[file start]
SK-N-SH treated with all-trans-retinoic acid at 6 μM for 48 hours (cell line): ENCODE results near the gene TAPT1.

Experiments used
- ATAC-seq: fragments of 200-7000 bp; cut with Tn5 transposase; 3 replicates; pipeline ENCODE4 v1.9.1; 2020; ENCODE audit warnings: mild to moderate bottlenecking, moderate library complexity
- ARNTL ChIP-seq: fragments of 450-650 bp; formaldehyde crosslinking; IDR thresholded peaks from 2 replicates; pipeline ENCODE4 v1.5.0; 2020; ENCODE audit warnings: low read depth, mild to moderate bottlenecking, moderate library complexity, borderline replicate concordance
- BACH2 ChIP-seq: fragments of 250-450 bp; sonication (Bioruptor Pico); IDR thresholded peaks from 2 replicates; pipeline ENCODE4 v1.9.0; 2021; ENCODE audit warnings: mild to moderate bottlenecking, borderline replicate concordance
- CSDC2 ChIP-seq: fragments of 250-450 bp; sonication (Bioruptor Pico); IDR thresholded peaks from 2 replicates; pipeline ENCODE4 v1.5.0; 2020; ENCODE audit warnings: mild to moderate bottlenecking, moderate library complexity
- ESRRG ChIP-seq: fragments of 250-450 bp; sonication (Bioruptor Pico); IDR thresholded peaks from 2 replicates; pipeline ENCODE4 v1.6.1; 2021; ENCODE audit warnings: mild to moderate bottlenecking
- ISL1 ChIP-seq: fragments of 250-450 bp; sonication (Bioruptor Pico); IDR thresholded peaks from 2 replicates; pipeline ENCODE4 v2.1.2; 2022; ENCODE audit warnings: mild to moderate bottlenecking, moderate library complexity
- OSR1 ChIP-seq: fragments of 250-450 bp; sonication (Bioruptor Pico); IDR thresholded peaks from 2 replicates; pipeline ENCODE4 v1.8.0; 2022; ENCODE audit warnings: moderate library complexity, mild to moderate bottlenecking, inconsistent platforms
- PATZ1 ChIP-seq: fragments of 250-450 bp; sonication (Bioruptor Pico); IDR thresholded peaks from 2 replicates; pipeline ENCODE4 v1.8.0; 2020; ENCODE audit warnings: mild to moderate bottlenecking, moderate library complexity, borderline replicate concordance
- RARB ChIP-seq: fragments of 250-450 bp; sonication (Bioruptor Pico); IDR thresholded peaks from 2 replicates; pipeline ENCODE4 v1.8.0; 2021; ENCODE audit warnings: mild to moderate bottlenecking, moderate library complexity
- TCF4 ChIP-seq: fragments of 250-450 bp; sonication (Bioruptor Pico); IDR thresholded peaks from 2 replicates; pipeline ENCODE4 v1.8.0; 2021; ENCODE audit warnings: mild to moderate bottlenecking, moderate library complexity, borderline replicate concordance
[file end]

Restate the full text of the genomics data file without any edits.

SK-N-SH treated with all-trans-retinoic acid at 6 μM for 48 hours (cell line): ENCODE results near the gene TAPT1.

Experiments used
- ATAC-seq: fragments of 200-7000 bp; cut with Tn5 transposase; 3 replicates; pipeline ENCODE4 v1.9.1; 2020; ENCODE audit warnings: mild to moderate bottlenecking, moderate library complexity
- ARNTL ChIP-seq: fragments of 450-650 bp; formaldehyde crosslinking; IDR thresholded peaks from 2 replicates; pipeline ENCODE4 v1.5.0; 2020; ENCODE audit warnings: low read depth, mild to moderate bottlenecking, moderate library complexity, borderline replicate concordance
- BACH2 ChIP-seq: fragments of 250-450 bp; sonication (Bioruptor Pico); IDR thresholded peaks from 2 replicates; pipeline ENCODE4 v1.9.0; 2021; ENCODE audit warnings: mild to moderate bottlenecking, borderline replicate concordance
- CSDC2 ChIP-seq: fragments of 250-450 bp; sonication (Bioruptor Pico); IDR thresholded peaks from 2 replicates; pipeline ENCODE4 v1.5.0; 2020; ENCODE audit warnings: mild to moderate bottlenecking, moderate library complexity
- ESRRG ChIP-seq: fragments of 250-450 bp; sonication (Bioruptor Pico); IDR thresholded peaks from 2 replicates; pipeline ENCODE4 v1.6.1; 2021; ENCODE audit warnings: mild to moderate bottlenecking
- ISL1 ChIP-seq: fragments of 250-450 bp; sonication (Bioruptor Pico); IDR thresholded peaks from 2 replicates; pipeline ENCODE4 v2.1.2; 2022; ENCODE audit warnings: mild to moderate bottlenecking, moderate library complexity
- OSR1 ChIP-seq: fragments of 250-450 bp; sonication (Bioruptor Pico); IDR thresholded peaks from 2 replicates; pipeline ENCODE4 v1.8.0; 2022; ENCODE audit warnings: moderate library complexity, mild to moderate bottlenecking, inconsistent platforms
- PATZ1 ChIP-seq: fragments of 250-450 bp; sonication (Bioruptor Pico); IDR thresholded peaks from 2 replicates; pipeline ENCODE4 v1.8.0; 2020; ENCODE audit warnings: mild to moderate bottlenecking, moderate library complexity, borderline replicate concordance
- RARB ChIP-seq: fragments of 250-450 bp; sonication (Bioruptor Pico); IDR thresholded peaks from 2 replicates; pipeline ENCODE4 v1.8.0; 2021; ENCODE audit warnings: mild to moderate bottlenecking, moderate library complexity
- TCF4 ChIP-seq: fragments of 250-450 bp; sonication (Bioruptor Pico); IDR thresholded peaks from 2 replicates; pipeline ENCODE4 v1.8.0; 2021; ENCODE audit warnings: mild to moderate bottlenecking, moderate library complexity, borderline replicate concordance